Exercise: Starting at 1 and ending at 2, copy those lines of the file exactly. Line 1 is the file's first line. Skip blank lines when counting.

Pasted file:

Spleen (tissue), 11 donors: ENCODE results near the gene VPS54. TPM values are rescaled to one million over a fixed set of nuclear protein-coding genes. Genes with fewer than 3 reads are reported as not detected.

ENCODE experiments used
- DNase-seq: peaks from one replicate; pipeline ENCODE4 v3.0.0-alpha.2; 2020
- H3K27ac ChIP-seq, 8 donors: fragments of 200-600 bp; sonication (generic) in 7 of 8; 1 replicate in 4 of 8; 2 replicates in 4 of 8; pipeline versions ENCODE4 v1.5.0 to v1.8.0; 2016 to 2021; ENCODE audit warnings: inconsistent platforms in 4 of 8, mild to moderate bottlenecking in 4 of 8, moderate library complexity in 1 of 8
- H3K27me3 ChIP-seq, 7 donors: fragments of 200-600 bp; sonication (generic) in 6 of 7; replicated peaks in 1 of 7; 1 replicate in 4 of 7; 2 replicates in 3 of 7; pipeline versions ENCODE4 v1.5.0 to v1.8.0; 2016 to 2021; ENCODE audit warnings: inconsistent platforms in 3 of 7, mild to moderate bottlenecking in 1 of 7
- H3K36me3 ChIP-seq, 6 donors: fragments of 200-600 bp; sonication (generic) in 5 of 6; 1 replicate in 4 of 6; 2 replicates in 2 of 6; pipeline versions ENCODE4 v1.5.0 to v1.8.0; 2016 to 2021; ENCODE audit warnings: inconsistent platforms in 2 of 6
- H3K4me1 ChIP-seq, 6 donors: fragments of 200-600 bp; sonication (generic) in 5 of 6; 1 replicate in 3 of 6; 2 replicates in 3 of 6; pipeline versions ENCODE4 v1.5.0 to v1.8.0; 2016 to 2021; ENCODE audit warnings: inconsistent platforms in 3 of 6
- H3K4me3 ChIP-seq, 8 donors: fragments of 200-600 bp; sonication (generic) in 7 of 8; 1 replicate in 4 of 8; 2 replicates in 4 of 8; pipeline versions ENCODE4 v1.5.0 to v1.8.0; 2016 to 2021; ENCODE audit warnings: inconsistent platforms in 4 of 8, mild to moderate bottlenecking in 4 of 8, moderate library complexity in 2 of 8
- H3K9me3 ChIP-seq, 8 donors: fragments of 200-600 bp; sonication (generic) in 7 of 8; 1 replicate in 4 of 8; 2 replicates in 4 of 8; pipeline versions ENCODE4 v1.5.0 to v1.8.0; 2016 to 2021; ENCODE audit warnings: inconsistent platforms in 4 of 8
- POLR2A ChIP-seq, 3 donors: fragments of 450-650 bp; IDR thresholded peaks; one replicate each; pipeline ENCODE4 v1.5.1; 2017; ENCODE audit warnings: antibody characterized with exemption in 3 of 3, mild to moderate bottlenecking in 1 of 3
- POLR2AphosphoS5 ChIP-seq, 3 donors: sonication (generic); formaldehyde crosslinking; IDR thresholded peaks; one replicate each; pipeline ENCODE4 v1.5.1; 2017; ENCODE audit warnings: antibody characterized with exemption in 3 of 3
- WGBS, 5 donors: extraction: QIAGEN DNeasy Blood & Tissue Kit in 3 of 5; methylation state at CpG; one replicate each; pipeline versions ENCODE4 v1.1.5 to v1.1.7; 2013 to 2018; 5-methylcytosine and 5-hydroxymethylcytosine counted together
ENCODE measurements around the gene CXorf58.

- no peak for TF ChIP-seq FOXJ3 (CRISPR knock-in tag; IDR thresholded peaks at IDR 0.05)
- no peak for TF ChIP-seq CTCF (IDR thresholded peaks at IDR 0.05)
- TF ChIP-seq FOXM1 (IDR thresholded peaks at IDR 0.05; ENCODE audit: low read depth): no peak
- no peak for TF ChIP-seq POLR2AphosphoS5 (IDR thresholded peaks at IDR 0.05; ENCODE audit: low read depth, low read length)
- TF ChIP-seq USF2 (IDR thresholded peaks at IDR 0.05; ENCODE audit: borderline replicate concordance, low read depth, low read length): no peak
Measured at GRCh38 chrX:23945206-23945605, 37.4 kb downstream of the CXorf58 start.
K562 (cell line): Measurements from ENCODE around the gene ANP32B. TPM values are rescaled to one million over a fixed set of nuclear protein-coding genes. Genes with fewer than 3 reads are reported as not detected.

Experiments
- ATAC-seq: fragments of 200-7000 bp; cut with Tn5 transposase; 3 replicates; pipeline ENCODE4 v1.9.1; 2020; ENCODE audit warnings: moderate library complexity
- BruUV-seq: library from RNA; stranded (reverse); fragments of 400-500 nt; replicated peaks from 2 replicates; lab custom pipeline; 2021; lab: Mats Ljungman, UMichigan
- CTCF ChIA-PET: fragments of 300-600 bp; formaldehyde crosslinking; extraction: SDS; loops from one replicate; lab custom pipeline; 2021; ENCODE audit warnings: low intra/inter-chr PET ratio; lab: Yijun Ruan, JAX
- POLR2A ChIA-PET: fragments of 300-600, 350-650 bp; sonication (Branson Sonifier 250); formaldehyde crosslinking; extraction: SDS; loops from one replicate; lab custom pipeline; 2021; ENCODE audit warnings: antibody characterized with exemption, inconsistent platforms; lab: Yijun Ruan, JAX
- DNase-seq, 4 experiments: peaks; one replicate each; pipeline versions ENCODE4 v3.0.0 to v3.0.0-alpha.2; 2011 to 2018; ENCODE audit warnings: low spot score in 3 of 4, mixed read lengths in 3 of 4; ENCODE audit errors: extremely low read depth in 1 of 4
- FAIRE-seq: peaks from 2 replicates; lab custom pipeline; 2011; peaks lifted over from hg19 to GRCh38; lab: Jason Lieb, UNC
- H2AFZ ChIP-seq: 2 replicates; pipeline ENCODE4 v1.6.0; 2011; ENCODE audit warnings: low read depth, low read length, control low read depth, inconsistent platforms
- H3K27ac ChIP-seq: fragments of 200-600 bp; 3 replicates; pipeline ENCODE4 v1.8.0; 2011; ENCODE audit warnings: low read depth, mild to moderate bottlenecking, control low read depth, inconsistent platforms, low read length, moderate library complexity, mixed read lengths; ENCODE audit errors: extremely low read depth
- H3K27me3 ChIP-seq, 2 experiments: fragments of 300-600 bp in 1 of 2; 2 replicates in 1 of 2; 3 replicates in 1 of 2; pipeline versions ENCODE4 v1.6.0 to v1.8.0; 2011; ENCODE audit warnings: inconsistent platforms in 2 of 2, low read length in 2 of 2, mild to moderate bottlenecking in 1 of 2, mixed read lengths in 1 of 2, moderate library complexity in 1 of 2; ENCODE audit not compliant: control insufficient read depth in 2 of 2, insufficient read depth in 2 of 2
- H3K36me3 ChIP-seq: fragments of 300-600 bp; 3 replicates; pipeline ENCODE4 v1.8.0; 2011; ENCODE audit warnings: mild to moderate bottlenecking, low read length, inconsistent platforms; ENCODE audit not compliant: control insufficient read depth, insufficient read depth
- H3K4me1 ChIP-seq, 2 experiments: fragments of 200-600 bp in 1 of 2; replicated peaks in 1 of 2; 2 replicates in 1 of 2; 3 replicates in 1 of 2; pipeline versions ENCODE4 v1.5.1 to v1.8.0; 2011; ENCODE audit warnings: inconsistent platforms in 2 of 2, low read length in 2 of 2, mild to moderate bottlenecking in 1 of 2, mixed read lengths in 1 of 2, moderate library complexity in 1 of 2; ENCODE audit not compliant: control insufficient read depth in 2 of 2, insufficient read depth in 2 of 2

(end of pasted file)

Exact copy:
Spleen (tissue), 11 donors: ENCODE results near the gene VPS54. TPM values are rescaled to one million over a fixed set of nuclear protein-coding genes. Genes with fewer than 3 reads are reported as not detected.

ENCODE experiments used